Tuesday, May 1, 2012

Reviving "pool (no water)”

Fans of the now-defunct experimental theatre company Rude Guerrilla will want to nab a seat for pool (no water), the next installment of Studio SCR. The movement-based piece, written by British playwright Mark Ravenhill, is produced by Dave Barton who founded Rude Guerrilla in 1997, and his newest endeavor, Monkey Wrench Collective, is just as dedicated to envelope-pushing theatre.

And this show will definitely raise some eyebrows. The premise involves a famous artist who invites a group of friends to her luxurious home for a reunion. But when a horrific diving accident (hence the play’s title) brings the celebration to a close, the friends begin to consider a sinister plan: Could her suffering be their next art project?

“It speaks to the things we think about, but can’t talk about,” says Barton, who is known as the US expert on Ravenhill’s work. Barton has directed more Ravenhill pieces than any other American, and has lectured on his “in your face” theatre at the University of Greenwich in London. He says he is drawn to the difficult, often times uncomfortable subject matter because of the conversations these plays spark.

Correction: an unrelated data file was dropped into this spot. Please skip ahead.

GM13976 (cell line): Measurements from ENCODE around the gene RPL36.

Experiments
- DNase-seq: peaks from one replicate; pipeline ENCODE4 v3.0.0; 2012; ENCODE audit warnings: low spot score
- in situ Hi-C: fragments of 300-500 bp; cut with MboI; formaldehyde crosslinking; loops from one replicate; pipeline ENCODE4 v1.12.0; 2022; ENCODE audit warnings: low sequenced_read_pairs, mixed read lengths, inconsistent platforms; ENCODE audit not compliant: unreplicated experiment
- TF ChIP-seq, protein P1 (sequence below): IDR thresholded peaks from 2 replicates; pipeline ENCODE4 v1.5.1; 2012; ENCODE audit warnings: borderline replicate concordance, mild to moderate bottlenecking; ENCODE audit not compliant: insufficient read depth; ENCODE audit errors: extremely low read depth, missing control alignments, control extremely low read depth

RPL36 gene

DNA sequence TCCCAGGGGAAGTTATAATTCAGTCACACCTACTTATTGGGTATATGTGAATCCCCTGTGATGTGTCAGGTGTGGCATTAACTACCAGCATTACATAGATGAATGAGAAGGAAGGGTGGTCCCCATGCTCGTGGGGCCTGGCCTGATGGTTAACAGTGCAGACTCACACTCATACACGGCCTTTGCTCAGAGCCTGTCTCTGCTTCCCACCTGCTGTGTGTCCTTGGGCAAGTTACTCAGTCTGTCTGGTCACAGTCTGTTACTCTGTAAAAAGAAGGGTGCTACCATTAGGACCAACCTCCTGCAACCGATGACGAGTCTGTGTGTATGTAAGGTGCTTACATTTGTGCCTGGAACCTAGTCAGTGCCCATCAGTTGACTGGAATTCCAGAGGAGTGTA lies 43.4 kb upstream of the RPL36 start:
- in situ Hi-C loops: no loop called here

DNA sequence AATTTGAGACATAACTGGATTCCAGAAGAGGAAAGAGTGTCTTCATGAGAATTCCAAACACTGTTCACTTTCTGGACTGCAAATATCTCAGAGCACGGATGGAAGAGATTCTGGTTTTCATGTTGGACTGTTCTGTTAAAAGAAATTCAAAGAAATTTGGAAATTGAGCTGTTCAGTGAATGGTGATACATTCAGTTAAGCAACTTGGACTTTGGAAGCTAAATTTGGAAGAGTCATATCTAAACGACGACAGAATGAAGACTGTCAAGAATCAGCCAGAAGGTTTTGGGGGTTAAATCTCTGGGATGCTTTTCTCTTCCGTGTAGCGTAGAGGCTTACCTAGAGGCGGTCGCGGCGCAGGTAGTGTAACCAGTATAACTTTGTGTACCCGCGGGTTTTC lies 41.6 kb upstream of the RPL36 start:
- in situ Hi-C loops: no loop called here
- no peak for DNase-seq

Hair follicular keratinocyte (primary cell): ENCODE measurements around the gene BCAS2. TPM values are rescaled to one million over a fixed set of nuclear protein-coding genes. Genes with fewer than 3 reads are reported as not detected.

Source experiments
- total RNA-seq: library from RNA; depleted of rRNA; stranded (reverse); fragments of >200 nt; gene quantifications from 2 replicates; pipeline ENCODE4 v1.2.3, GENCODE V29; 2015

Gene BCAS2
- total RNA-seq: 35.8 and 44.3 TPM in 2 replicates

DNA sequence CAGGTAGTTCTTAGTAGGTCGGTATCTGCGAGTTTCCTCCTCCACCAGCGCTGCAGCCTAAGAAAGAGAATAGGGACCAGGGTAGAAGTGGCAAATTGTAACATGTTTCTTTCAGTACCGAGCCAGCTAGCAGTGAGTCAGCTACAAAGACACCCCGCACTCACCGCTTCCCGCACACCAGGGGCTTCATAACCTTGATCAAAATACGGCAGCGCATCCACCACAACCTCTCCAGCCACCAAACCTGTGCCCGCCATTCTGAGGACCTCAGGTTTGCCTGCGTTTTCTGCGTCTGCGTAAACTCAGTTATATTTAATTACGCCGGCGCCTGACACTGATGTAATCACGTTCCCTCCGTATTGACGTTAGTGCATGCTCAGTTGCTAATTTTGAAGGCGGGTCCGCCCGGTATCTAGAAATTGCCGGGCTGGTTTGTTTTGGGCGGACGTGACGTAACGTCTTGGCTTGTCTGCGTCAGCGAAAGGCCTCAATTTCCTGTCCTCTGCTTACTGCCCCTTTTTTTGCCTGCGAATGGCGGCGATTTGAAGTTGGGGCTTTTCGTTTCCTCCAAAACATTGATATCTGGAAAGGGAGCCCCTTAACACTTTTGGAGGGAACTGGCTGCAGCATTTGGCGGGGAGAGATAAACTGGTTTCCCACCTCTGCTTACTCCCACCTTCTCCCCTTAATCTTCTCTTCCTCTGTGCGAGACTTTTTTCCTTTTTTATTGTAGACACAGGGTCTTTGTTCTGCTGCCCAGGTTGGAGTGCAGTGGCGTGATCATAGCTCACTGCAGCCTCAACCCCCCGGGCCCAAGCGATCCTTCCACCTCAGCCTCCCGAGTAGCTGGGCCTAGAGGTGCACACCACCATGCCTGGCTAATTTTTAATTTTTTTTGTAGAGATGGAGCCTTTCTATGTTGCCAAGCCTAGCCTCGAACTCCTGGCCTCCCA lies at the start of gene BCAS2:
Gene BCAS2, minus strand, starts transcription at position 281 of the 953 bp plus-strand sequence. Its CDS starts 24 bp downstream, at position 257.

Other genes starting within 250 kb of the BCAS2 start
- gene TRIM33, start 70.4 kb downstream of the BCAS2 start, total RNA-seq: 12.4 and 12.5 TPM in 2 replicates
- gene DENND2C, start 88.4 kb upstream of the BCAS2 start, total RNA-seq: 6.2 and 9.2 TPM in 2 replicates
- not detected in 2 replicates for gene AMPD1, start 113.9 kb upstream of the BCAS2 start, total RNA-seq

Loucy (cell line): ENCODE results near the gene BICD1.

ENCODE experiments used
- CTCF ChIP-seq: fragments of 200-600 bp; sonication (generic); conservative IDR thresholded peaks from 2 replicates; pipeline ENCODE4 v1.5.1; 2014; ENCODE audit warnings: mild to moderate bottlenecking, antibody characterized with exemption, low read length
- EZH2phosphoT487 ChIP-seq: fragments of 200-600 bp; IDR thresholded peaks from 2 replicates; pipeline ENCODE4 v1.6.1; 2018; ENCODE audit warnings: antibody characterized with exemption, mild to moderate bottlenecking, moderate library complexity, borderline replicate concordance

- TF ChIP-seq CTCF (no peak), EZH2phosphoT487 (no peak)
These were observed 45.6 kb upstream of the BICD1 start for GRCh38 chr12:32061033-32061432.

“I can’t see spending the time and resources on a play that doesn’t make a difference,” he says. “There is a secular evangelical aspect to theatre. We want people to hear and receive the message.”

In addition to its bracing subject matter, pool (no water) is unique in that it employs a technique known as movement theatre. Movement theatre involves the addition of choreography and physical action to lend subtext and emotion to the play. These movements may reinforce or completely contradict the dialogue, giving audiences a glimpse into the characters’ minds. If it sounds hard to wrap your head around, it is: Even Barton admits to being slow to warm up to the idea of movement theatre. “I always thought it was pretentious and overly arty,” he says. “This piece totally changed my mind.”

Barton first produced pool (no water) with Monkey Wrench Collective in 2010, but says that this staging includes an expanded cast, completely reworked dance and movement and a “rawer” feel. Even those who have seen the play produced before are in for a new experience.

“They truly will never have seen anything else like this in Orange County.”

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